Great chemistry: A safer, easier way to track hazardous materials inventory
Logistics clerk Glen Grover and his colleague Denise Smith provide key support to McMaster's hazardous materials inventory. Photos by Sarah Janes.
Glen Grover pulls a magnifying glass out of his desk drawer and studies the label on a bottle of ethylene glycol. He notes the chemical abstracts service registry number, the stock number, the product number, the vendor, manufacturer, and volume, and enters it into a computerized database. He then generates a custom barcode, prints a label and secures it to the bottle. While Grover and his co-workers are an essential part of McMaster’s coordinated hazardous materials inventory system, they don’t work in a lab, but in the university’s receiving department.
“It’s been interesting,” says Grover, a logistics clerk in facilities services. “You have to take your time. It’s a big responsibility to handle everything with care.”
About a year ago, McMaster signed on to the HECHMET (Higher Education Cooperative for Hazardous Materials and Equipment Tracking) system now used by many Ontario universities to track their chemical inventory. The university is required by the Ontario Health and Safety Act to keep a detailed list of dangerous materials and their locations to provide to emergency responders in the case of a fire or other urgent scenario. Since that time, over 40,000 items have been catalogued in the system for the main campus address, including the faculties of science and engineering.
Using this setup required some system changes across the university. Prior to using HECHMET, inventory was managed lab by lab, with each principal investigator charged with creating and updating their inventory without a centralized list.
“From our perspective, it’s definitely the case that this system is more accurate and more convenient,” says Ignacio Vargas-Baca, associate professor of chemistry and chemical biology. “Safety is also very important. Not only the safety of me and my students but especially the people coming to respond in the case of an emergency, it’s critical that they know what they are dealing with.”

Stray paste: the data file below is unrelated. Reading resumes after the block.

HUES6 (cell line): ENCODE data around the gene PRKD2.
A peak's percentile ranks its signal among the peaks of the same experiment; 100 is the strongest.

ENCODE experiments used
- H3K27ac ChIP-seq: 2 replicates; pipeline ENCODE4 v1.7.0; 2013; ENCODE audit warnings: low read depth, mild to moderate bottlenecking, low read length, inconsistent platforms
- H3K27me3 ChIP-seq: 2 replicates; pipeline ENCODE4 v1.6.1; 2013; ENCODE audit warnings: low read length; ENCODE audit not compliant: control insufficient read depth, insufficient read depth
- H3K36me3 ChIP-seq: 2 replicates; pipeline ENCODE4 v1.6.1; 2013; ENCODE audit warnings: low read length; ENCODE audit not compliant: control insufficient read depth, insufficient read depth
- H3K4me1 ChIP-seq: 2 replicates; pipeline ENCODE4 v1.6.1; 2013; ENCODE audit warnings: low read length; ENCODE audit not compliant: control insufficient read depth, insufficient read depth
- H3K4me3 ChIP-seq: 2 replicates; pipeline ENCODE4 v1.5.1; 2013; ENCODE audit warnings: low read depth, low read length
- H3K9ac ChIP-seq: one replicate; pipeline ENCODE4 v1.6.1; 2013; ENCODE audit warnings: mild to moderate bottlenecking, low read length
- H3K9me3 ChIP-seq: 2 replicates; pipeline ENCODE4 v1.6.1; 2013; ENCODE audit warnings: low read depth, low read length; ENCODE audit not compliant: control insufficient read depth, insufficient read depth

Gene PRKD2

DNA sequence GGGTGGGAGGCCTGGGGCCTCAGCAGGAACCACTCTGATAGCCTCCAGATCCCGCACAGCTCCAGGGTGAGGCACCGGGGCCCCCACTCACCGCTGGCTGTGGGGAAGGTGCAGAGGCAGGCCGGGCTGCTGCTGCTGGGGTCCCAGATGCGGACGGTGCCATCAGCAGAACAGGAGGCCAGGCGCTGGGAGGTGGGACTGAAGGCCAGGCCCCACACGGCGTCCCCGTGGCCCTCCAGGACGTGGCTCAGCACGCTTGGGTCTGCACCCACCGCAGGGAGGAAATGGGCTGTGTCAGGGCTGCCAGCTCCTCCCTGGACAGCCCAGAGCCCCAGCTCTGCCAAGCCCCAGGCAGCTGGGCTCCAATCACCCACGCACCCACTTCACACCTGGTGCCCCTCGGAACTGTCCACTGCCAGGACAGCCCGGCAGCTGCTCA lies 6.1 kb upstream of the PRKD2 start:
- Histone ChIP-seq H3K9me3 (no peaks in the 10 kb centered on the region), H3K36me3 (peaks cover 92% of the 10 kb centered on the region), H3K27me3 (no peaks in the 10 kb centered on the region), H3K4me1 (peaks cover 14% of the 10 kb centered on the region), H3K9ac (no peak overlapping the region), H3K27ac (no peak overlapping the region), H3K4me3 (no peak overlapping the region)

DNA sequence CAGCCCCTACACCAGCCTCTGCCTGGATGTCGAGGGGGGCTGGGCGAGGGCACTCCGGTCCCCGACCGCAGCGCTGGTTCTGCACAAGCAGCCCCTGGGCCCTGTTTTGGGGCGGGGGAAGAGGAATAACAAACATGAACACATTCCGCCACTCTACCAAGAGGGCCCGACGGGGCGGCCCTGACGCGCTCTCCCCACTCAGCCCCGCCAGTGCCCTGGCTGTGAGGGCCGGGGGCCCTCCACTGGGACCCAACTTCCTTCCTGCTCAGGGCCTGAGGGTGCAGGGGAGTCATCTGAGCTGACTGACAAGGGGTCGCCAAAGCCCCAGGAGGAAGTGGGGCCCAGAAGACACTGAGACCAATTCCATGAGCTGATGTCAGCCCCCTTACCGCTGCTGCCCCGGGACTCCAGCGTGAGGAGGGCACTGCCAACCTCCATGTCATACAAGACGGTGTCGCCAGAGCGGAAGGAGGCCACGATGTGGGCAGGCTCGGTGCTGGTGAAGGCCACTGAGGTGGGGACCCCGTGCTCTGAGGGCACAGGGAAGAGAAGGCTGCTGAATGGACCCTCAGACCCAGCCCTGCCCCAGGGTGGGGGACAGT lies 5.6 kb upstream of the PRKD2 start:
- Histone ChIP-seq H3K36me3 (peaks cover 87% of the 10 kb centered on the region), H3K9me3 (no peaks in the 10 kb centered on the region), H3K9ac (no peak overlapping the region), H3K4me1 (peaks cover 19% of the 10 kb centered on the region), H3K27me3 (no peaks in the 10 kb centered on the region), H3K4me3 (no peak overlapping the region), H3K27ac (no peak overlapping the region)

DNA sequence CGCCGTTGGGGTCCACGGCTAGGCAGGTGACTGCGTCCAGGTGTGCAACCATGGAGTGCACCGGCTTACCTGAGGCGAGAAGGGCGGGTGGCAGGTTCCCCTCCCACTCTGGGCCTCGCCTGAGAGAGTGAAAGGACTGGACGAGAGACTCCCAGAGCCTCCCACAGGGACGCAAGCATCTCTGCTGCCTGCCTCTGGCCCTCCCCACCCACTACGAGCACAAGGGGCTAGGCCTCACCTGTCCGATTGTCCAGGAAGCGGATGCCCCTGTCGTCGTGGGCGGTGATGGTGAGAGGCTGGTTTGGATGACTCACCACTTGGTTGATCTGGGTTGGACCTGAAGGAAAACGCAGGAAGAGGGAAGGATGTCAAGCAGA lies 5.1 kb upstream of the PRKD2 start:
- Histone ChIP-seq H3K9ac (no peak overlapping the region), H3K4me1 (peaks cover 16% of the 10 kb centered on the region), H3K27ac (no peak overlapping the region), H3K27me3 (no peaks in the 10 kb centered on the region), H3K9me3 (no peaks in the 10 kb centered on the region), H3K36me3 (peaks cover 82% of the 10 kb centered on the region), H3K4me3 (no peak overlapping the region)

Vargas-Baca says this new system reduces administrative tasks for his team so they can focus on their research. Because the receiving department inputs the chemicals’ arrival and the university’s chemical waste management partner scans empty bottles when they’re picked up for disposal, his lab inventory list is constantly updated, with fewer errors than previously. All that’s left for him to do is monitor and order additional supplies when needed.
“One thing that is very nice in this system is that it hasn’t introduced any meaningful delays in receiving the chemicals,” says Vargas-Baca. “I was concerned that by Receiving having to record the materials, that would introduce an unnecessary delay. But we just had an example of a chemical that we ordered yesterday, and we received it today. So, the system is working very well.”
The university health and safety team is pleased at how far the project has come in its first year of implementation. Phase two will include the Faculty of Health Sciences at a future date.
“I’ve had a great response from everyone – researchers, facilities, undergraduate labs – with regards to the HECHMET system,” says Leah Allan, Lab Safety Specialist with Environmental and Occupational Health Support Services. “Facility Services support from Central Receiving in CSB and our hazardous chemical waste contractor were key to accomplishing our goal of a university-wide system. We couldn’t be happier with the way it has rolled out.”
Grover has worked at McMaster since 2000. He says this is one of the biggest campus initiatives he’s been involved with.
“We receive hazardous chemicals every single day,” he says. “By now, we’re getting familiar with the supplies, the labs and the names of researchers. I feel like I’m connected to their work.”